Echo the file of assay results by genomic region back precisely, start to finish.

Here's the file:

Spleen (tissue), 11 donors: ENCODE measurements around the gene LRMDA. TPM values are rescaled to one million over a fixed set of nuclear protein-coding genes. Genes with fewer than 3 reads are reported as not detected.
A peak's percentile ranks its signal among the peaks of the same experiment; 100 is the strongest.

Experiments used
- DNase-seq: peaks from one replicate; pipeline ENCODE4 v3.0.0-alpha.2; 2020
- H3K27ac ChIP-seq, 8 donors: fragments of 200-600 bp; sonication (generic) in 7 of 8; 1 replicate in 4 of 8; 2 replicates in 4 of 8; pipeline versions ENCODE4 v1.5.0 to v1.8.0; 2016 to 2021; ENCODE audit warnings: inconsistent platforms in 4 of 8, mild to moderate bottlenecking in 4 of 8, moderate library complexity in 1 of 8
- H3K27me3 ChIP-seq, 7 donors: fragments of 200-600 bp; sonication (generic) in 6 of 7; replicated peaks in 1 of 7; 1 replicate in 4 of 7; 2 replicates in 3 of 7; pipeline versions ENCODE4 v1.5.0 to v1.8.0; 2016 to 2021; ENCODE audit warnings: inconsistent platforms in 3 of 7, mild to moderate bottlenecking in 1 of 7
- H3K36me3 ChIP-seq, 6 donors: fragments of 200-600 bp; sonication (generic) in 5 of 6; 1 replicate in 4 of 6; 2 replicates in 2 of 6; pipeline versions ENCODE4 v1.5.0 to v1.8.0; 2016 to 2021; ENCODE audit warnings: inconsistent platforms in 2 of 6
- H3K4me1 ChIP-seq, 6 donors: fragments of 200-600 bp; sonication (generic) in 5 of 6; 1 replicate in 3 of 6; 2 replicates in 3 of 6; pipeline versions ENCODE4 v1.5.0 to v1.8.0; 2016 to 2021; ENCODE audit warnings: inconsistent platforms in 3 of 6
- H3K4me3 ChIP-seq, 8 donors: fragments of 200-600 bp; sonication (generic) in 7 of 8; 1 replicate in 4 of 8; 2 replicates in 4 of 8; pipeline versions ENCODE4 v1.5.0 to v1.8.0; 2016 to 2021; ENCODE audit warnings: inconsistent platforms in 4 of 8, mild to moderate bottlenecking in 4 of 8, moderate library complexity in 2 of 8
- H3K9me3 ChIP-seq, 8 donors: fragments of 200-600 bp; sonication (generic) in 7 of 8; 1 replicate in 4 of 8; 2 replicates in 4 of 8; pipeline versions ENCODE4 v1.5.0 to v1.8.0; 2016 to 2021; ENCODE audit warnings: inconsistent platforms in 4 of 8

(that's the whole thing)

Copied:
Spleen (tissue), 11 donors: ENCODE measurements around the gene LRMDA. TPM values are rescaled to one million over a fixed set of nuclear protein-coding genes. Genes with fewer than 3 reads are reported as not detected.
A peak's percentile ranks its signal among the peaks of the same experiment; 100 is the strongest.

Experiments used
- DNase-seq: peaks from one replicate; pipeline ENCODE4 v3.0.0-alpha.2; 2020
- H3K27ac ChIP-seq, 8 donors: fragments of 200-600 bp; sonication (generic) in 7 of 8; 1 replicate in 4 of 8; 2 replicates in 4 of 8; pipeline versions ENCODE4 v1.5.0 to v1.8.0; 2016 to 2021; ENCODE audit warnings: inconsistent platforms in 4 of 8, mild to moderate bottlenecking in 4 of 8, moderate library complexity in 1 of 8
- H3K27me3 ChIP-seq, 7 donors: fragments of 200-600 bp; sonication (generic) in 6 of 7; replicated peaks in 1 of 7; 1 replicate in 4 of 7; 2 replicates in 3 of 7; pipeline versions ENCODE4 v1.5.0 to v1.8.0; 2016 to 2021; ENCODE audit warnings: inconsistent platforms in 3 of 7, mild to moderate bottlenecking in 1 of 7
- H3K36me3 ChIP-seq, 6 donors: fragments of 200-600 bp; sonication (generic) in 5 of 6; 1 replicate in 4 of 6; 2 replicates in 2 of 6; pipeline versions ENCODE4 v1.5.0 to v1.8.0; 2016 to 2021; ENCODE audit warnings: inconsistent platforms in 2 of 6
- H3K4me1 ChIP-seq, 6 donors: fragments of 200-600 bp; sonication (generic) in 5 of 6; 1 replicate in 3 of 6; 2 replicates in 3 of 6; pipeline versions ENCODE4 v1.5.0 to v1.8.0; 2016 to 2021; ENCODE audit warnings: inconsistent platforms in 3 of 6
- H3K4me3 ChIP-seq, 8 donors: fragments of 200-600 bp; sonication (generic) in 7 of 8; 1 replicate in 4 of 8; 2 replicates in 4 of 8; pipeline versions ENCODE4 v1.5.0 to v1.8.0; 2016 to 2021; ENCODE audit warnings: inconsistent platforms in 4 of 8, mild to moderate bottlenecking in 4 of 8, moderate library complexity in 2 of 8
- H3K9me3 ChIP-seq, 8 donors: fragments of 200-600 bp; sonication (generic) in 7 of 8; 1 replicate in 4 of 8; 2 replicates in 4 of 8; pipeline versions ENCODE4 v1.5.0 to v1.8.0; 2016 to 2021; ENCODE audit warnings: inconsistent platforms in 4 of 8